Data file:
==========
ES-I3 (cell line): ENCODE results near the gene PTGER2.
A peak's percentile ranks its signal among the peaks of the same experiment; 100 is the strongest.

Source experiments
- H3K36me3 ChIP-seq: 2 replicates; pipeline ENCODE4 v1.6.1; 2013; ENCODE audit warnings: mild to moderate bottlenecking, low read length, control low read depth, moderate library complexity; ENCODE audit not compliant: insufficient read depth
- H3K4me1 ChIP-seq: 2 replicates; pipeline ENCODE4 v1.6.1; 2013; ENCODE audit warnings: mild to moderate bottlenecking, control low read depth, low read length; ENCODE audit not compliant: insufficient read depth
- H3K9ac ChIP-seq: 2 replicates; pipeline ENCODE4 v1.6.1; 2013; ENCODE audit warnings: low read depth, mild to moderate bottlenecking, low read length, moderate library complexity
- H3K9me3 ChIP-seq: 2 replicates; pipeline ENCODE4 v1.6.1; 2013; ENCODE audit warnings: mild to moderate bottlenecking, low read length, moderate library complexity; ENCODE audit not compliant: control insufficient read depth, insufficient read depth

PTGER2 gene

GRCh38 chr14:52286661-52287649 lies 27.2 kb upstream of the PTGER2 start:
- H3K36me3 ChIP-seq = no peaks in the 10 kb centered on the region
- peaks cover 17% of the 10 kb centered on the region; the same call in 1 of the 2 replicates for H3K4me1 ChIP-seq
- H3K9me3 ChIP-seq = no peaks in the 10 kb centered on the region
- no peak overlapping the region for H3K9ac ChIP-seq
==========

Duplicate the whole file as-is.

ES-I3 (cell line): ENCODE results near the gene PTGER2.
A peak's percentile ranks its signal among the peaks of the same experiment; 100 is the strongest.

Source experiments
- H3K36me3 ChIP-seq: 2 replicates; pipeline ENCODE4 v1.6.1; 2013; ENCODE audit warnings: mild to moderate bottlenecking, low read length, control low read depth, moderate library complexity; ENCODE audit not compliant: insufficient read depth
- H3K4me1 ChIP-seq: 2 replicates; pipeline ENCODE4 v1.6.1; 2013; ENCODE audit warnings: mild to moderate bottlenecking, control low read depth, low read length; ENCODE audit not compliant: insufficient read depth
- H3K9ac ChIP-seq: 2 replicates; pipeline ENCODE4 v1.6.1; 2013; ENCODE audit warnings: low read depth, mild to moderate bottlenecking, low read length, moderate library complexity
- H3K9me3 ChIP-seq: 2 replicates; pipeline ENCODE4 v1.6.1; 2013; ENCODE audit warnings: mild to moderate bottlenecking, low read length, moderate library complexity; ENCODE audit not compliant: control insufficient read depth, insufficient read depth

PTGER2 gene

GRCh38 chr14:52286661-52287649 lies 27.2 kb upstream of the PTGER2 start:
- H3K36me3 ChIP-seq = no peaks in the 10 kb centered on the region
- peaks cover 17% of the 10 kb centered on the region; the same call in 1 of the 2 replicates for H3K4me1 ChIP-seq
- H3K9me3 ChIP-seq = no peaks in the 10 kb centered on the region
- no peak overlapping the region for H3K9ac ChIP-seq